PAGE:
A week after the night she chases but fails to catch a mysterious trespasser outside her town house, some unknown party texts Tempe four images of a corpse that looks as if it’s been chewed by wild hogs, because it has been. Showboat Medical Examiner Margot Heavner makes it clear that, breaking with her department’s earlier practice (The Bone Collection, 2016, etc.), she has no intention of calling in Tempe as a consultant and promptly identifies the faceless body herself as that of a young Asian man. Nettled by several errors in Heavner’s analysis, and even more by her willingness to share the gory details at a press conference, Tempe launches her own investigation, which is not so much off the books as against the books. Heavner isn’t exactly mollified when Tempe, aided by retired police detective Skinny Slidell and a host of experts, puts a name to the dead man. But the hints of other crimes Tempe’s identification uncovers, particularly crimes against children, spur her on to redouble her efforts despite the new M.E.’s splenetic outbursts. Before he died, it seems, Felix Vodyanov was linked to a passenger ferry that sank in 1994, an even earlier U.S. government project to research biological agents that could control human behavior, the hinky spiritual retreat Sparkling Waters, the dark web site DeepUnder, and the disappearances of at least four schoolchildren, two of whom have also turned up dead. And why on earth was Vodyanov carrying Tempe’s own contact information? The mounting evidence of ever more and ever worse skulduggery will pull Tempe deeper and deeper down what even she sees as a rabbit hole before she confronts a ringleader implicated in “Drugs. Fraud. Breaking and entering. Arson. Kidnapping. How does attempted murder sound?”Forget about solving all these crimes; the signal triumph here is (spoiler) the heroine’s survival.
Pub Date: March 17, 2020
Page Count: 352
Review Posted Online: Dec. 22, 2019
Kirkus Reviews Issue: Jan. 15, 2020
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by Anthony Doerr ‧ RELEASE DATE: May 6, 2014
Doerr captures the sights and sounds of wartime and focuses, refreshingly, on the innate goodness of his major characters.
Awards & Accolades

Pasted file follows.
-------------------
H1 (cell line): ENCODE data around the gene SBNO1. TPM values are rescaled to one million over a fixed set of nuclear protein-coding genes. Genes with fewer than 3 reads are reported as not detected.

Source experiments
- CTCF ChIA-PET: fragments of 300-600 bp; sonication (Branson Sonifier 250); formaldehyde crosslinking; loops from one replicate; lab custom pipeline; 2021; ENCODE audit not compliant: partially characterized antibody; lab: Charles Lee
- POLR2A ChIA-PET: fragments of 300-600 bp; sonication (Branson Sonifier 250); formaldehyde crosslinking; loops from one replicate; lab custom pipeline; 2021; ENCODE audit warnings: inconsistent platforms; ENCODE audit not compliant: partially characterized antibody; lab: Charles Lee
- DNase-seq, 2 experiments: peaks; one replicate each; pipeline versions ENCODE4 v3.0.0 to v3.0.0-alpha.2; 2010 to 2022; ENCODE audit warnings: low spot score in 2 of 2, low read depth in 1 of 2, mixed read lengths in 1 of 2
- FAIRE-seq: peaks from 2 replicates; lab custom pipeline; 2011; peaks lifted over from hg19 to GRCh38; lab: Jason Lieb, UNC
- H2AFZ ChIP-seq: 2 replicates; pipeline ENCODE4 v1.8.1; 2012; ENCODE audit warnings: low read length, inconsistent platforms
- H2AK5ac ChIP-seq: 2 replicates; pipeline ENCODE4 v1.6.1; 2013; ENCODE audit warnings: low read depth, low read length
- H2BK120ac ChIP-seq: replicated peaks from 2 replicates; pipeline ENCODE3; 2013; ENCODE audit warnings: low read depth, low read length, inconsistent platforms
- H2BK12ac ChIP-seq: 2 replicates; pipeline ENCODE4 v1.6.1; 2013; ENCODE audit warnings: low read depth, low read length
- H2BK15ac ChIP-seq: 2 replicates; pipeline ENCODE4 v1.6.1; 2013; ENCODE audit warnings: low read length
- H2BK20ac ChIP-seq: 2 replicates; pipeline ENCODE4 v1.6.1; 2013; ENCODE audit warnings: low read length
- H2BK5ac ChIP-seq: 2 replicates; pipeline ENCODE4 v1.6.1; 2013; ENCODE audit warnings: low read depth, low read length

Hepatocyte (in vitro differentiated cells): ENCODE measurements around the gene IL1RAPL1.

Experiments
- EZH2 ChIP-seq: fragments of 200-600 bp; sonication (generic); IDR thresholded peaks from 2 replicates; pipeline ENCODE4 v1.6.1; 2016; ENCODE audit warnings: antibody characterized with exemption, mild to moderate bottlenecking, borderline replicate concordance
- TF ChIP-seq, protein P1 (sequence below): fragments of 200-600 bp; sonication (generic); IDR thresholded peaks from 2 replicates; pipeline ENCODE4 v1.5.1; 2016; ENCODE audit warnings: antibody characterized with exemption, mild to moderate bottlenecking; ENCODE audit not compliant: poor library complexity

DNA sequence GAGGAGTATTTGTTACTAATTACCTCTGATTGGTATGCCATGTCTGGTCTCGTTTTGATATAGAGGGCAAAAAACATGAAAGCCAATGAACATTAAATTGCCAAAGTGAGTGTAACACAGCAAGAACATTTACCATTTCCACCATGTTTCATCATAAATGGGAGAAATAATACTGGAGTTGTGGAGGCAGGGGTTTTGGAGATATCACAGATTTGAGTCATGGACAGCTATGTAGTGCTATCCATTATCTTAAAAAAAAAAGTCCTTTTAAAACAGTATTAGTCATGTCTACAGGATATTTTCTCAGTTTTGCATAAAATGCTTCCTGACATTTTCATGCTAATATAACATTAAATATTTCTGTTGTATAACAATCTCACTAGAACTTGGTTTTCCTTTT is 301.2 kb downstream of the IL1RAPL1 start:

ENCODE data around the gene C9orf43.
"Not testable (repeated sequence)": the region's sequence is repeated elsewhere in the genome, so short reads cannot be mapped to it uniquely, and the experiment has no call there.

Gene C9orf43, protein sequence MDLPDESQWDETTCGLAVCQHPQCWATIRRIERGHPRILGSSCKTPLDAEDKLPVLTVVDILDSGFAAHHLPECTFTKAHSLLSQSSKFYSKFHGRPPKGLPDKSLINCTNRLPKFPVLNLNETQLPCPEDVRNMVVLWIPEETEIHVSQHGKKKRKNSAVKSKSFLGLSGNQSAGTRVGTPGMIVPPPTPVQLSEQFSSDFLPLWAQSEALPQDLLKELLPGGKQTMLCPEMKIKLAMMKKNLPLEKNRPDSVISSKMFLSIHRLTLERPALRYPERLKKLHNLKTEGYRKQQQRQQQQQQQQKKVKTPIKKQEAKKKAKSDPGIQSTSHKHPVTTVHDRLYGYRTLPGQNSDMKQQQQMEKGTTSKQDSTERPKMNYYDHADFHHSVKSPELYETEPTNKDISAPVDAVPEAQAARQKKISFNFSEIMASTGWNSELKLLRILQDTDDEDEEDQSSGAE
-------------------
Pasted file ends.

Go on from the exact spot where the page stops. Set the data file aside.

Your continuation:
Best Books Of 2014
New York Times Bestseller
Pulitzer Prize Winner
National Book Award Finalist
Doerr presents us with two intricate stories, both of which take place during World War II; late in the novel, inevitably, they intersect.
In August 1944, Marie-Laure LeBlanc is a blind 16-year-old living in the walled port city of Saint-Malo in Brittany and hoping to escape the effects of Allied bombing. D-Day took place two months earlier, and Cherbourg, Caen and Rennes have already been liberated. She’s taken refuge in this city with her great-uncle Etienne, at first a fairly frightening figure to her. Marie-Laure’s father was a locksmith and craftsman who made scale models of cities that Marie-Laure studied so she could travel around on her own. He also crafted clever and intricate boxes, within which treasures could be hidden. Parallel to the story of Marie-Laure we meet Werner and Jutta Pfennig, a brother and sister, both orphans who have been raised in the Children’s House outside Essen, in Germany. Through flashbacks we learn that Werner had been a curious and bright child who developed an obsession with radio transmitters and receivers, both in their infancies during this period. Eventually, Werner goes to a select technical school and then, at 18, into the Wehrmacht, where his technical aptitudes are recognized and he’s put on a team trying to track down illegal radio transmissions. Etienne and Marie-Laure are responsible for some of these transmissions, but Werner is intrigued since what she’s broadcasting is innocent—she shares her passion for Jules Verne by reading aloud 20,000 Leagues Under the Sea. A further subplot involves Marie-Laure’s father’s having hidden a valuable diamond, one being tracked down by Reinhold von Rumpel, a relentless German sergeant-major.Doerr captures the sights and sounds of wartime and focuses, refreshingly, on the innate goodness of his major characters.
Pub Date: May 6, 2014
Page Count: 448
Review Posted Online: March 5, 2014
Kirkus Reviews Issue: March 15, 2014